I've learned that when I come to God I should say "Here I am, Lord. Anything You want, I want it too." So often my approach has been more like "Lord, I want to understand. What does this mean?" He knows my bent, He knows my needs, and understanding is not bad. What gets bad is anything that becomes a precondition for self-donation. "I'd be able to give you anything, Lord, if I just understood what was happening." Nope. That's not trust. That's not loving abandon. That's calculation.
I've learned that when God puts something in my heart to do, I should do it. It is God before whom I live. He is the one who matters. My mistakes in discerning the what and the how -- they can not only be redeemed, but they allow me a chance to be refined and to do better the next time around. And there will be a next time around. What is the worst thing that could happen? I could feel foolish. God's love is big enough to cover it. And I don't need all that pride baggage.
This doesn't mean that my life won't ever feel like it is being shredded alive. But that is a grace and a blessing, too. God is all-loving, and He is sovereign. No part of my suffering escapes His notice. This present moment is such a small piece of the whole equation.
For we who live are constantly being given up to death for the sake of Jesus, so that the life of Jesus may be manifested in our mortal flesh. So death is at work in us, but life in you. Since, then, we have the same spirit of faith, according to what is written, “I believed, therefore I spoke,” we too believe and therefore speak, knowing that the one who raised the Lord Jesus will raise us also with Jesus and place us with you in his presence. Everything indeed is for you, so that the grace bestowed in abundance on more and more people may cause the thanksgiving to overflow for the glory of God. Therefore, we are not discouraged; rather, although our outer self is wasting away, our inner self is being renewed day by day. For this momentary light affliction is producing for us an eternal weight of glory beyond all comparison, as we look not to what is seen but to what is unseen; for what is seen is transitory, but what is unseen is eternal. -- 2 Corinthians 4:11-18I've learned that God keeps His promises not to make His people feel smug and self-righteous, but because He is who He is. He is worthy of our worship. He is worthy of our lives. When we worship Him, we are seeing Him, and in the perspective of other people we are pointing to what we see: to heaven, to glory, to eternity. We are living signs. We are the living proof that He is faithful, that hope is reasonable, that love is reasonable, that peace is reasonable. Because we point to the fact that God is. When God fulfills His promises in our lives, it is about Him, and only then it is about us, because we are about Him. When our hearts are all His, He gives us everything we want and everything we ask for, because it is His nature to give Himself. Our worship is all about our saying, "I was in terrible need! I could do nothing for myself! But I cried to the Lord, and He rescued me. He saved my soul. I am running to meet Him. I will never stop." It is the todah sacrifice. It is the Mass. It is knowing that we exist so that we can give ourselves away, to Him, and to everyone in His name and at His bidding.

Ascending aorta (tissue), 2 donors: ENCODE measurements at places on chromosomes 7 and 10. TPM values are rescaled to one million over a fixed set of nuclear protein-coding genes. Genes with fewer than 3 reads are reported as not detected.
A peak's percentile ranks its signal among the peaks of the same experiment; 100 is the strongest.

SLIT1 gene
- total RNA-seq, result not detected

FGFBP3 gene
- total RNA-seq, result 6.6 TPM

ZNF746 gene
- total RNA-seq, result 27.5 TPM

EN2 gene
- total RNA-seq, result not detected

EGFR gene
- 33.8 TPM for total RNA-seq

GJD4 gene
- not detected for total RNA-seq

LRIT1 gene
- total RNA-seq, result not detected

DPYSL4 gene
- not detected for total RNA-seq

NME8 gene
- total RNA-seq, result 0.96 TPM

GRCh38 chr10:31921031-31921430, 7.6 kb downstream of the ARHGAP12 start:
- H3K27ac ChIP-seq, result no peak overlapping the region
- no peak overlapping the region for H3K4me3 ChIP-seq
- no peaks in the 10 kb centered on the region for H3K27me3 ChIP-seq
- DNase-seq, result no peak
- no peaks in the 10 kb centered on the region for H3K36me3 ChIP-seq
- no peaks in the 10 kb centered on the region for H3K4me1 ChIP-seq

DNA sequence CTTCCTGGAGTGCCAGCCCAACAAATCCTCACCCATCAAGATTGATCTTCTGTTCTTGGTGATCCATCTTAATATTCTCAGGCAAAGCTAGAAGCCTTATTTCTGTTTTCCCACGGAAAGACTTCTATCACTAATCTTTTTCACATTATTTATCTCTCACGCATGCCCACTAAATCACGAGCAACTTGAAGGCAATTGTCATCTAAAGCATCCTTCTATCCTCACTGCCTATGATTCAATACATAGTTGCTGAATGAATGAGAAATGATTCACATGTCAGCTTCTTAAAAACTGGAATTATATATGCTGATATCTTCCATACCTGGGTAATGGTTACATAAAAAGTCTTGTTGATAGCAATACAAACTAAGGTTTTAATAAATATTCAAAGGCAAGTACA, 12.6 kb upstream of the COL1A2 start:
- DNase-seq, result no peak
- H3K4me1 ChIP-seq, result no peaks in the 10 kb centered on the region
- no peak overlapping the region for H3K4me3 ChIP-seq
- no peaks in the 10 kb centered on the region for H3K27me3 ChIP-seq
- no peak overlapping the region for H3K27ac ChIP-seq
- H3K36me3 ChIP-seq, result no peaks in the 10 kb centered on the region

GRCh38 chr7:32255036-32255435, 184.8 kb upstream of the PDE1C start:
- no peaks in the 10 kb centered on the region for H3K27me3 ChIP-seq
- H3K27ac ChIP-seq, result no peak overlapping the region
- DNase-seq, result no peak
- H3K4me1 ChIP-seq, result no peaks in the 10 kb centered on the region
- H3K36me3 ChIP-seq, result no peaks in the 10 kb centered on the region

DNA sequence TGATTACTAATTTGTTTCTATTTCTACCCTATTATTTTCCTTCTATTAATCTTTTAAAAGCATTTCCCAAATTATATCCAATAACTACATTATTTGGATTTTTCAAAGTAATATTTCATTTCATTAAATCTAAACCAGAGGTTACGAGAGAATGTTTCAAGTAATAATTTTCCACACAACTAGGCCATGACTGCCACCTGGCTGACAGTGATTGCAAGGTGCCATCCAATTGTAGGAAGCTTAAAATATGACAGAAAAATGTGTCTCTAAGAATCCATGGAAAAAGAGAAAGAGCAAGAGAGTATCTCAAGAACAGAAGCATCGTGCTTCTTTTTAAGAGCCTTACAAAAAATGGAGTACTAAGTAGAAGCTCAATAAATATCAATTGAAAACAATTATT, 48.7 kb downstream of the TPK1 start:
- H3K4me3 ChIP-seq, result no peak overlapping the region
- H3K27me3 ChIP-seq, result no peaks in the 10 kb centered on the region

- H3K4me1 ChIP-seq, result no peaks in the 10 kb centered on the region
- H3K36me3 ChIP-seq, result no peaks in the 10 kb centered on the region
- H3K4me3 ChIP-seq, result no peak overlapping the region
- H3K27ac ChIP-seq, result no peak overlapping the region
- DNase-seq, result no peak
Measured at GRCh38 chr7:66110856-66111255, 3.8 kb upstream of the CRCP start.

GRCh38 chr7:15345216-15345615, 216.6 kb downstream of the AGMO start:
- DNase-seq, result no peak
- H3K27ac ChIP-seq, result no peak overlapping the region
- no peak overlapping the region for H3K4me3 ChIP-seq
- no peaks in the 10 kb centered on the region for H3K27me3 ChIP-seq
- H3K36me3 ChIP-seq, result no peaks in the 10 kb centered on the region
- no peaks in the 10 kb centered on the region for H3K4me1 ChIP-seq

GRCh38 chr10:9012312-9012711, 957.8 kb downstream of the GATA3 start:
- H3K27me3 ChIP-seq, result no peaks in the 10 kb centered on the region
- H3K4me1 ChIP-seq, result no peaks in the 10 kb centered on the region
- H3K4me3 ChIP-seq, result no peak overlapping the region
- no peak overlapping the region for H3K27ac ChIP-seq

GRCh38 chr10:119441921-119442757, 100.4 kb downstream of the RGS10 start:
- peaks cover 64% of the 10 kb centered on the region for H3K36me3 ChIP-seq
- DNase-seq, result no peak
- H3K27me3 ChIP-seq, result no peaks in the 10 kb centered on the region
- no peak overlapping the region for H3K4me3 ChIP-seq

So, maybe this post hasn't been exactly amusing, but I could sense that only in a state of weakness could I bring out what God has given me. God has called me to fast, and because extended food fasts are tricky on my health, and because I had prior good reason to, I decided to do a particular sleep-fast, getting up earlier than usual, knowing that occasionally (though not of late, at least, not until today!) I am susceptible to insomnia. There is something to the voluntary weakness of fasting that is actually rather delicious. To hear God say "Give yourself to me," and to be able to respond with my very body. It is amazing. It is a grace. And I thank Him and give Him praise.